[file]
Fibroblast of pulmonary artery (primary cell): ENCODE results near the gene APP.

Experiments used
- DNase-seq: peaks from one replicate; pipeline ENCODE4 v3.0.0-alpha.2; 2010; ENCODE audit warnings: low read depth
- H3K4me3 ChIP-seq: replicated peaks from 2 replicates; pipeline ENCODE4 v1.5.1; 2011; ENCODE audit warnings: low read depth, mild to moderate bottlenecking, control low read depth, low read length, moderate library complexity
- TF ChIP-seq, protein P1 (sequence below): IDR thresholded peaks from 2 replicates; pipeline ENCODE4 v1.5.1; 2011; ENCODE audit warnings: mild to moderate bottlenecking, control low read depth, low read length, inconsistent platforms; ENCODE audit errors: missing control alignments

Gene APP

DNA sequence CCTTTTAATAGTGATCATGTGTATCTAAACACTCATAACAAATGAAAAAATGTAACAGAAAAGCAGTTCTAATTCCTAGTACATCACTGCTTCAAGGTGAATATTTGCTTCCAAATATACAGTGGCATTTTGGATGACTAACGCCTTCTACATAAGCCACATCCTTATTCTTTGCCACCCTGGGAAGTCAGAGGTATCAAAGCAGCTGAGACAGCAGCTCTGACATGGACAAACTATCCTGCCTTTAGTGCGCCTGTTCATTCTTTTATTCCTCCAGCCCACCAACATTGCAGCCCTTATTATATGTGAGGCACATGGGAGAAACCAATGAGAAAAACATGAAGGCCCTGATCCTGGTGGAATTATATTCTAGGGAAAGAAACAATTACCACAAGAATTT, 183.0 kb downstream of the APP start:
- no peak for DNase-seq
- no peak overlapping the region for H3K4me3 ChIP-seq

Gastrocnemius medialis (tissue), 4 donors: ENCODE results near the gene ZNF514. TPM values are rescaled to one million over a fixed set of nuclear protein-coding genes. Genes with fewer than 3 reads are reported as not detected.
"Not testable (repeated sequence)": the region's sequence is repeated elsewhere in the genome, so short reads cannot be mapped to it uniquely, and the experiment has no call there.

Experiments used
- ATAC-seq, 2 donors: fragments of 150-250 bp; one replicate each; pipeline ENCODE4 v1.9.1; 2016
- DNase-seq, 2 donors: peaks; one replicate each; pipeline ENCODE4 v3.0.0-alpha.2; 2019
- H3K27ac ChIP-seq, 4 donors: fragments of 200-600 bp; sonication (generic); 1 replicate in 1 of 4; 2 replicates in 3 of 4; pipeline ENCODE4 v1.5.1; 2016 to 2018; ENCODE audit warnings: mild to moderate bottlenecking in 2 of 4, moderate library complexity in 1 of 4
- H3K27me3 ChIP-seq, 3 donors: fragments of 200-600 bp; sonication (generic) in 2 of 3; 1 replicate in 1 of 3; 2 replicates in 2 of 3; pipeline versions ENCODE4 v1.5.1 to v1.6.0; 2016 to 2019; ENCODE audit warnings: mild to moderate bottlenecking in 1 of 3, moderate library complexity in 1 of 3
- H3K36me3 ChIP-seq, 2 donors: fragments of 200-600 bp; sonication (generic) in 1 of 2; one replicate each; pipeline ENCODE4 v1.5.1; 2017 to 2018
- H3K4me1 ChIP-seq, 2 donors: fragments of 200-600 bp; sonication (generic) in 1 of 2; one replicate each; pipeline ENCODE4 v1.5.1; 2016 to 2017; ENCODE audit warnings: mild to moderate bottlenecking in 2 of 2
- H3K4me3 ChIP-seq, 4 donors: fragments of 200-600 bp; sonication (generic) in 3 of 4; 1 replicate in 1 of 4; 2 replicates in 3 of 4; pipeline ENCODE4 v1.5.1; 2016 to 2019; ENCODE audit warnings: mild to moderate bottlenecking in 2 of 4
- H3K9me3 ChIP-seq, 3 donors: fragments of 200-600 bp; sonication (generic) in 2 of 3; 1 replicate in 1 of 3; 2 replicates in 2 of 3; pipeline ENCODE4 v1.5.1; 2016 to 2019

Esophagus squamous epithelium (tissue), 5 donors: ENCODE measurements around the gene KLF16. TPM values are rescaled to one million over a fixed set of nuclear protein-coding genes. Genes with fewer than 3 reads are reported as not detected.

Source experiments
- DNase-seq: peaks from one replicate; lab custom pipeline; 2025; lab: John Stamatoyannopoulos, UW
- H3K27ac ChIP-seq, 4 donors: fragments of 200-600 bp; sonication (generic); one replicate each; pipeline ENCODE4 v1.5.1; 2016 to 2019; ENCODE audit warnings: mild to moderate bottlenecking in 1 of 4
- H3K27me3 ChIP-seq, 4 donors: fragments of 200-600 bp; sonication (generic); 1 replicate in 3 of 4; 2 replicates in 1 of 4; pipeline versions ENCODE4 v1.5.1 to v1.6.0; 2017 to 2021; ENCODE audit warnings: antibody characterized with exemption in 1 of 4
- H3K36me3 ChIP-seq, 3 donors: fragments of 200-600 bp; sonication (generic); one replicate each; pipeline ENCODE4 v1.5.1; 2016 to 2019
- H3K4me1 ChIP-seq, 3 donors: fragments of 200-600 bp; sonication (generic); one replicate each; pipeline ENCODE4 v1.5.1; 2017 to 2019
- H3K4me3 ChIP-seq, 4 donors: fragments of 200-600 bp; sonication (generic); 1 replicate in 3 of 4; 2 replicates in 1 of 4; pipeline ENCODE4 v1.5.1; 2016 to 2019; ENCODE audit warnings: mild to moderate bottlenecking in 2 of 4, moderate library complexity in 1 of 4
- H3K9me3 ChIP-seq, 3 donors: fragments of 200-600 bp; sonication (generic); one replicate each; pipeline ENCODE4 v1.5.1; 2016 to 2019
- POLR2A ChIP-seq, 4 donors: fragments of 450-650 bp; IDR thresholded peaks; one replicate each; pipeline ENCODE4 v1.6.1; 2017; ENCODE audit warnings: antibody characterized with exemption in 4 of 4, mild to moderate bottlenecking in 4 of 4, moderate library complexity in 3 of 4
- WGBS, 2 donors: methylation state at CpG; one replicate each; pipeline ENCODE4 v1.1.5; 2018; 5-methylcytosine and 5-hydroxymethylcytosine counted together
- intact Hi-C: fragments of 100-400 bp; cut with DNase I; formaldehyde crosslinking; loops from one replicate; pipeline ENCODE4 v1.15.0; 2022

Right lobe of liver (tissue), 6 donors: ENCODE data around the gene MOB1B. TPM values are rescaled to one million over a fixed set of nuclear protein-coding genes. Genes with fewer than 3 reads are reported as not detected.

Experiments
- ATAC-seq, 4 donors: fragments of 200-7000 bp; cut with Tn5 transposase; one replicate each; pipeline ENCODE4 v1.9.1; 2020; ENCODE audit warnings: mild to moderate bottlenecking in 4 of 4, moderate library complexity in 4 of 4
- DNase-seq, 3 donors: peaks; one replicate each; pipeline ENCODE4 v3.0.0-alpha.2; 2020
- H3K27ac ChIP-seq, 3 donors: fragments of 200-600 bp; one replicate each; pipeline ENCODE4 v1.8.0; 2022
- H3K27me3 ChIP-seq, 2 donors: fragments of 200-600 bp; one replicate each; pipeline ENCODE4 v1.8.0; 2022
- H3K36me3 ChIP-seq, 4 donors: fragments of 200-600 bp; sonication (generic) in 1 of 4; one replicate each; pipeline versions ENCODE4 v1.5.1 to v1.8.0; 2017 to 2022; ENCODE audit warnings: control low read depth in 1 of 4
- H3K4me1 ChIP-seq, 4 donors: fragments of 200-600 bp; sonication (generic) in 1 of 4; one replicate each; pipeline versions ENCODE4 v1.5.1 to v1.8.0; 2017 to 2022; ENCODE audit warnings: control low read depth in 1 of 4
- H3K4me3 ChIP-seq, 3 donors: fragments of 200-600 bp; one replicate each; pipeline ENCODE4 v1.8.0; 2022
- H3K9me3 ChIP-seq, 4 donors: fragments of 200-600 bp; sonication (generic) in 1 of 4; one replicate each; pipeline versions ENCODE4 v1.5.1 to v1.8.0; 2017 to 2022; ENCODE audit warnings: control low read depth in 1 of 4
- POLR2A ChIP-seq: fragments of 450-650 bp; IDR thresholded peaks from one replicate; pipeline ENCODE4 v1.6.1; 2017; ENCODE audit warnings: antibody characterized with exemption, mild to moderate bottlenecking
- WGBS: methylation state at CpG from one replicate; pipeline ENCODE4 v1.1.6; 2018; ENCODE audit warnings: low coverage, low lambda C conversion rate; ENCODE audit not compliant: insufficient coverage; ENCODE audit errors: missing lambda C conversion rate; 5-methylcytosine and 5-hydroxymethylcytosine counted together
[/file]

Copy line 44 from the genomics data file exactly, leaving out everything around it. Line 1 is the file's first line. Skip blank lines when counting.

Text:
- WGBS: methylation state at CpG from one replicate; pipeline ENCODE4 v1.1.6; 2018; ENCODE audit warnings: low coverage, low lambda C conversion rate; ENCODE audit not compliant: insufficient coverage; ENCODE audit errors: missing lambda C conversion rate; 5-methylcytosine and 5-hydroxymethylcytosine counted together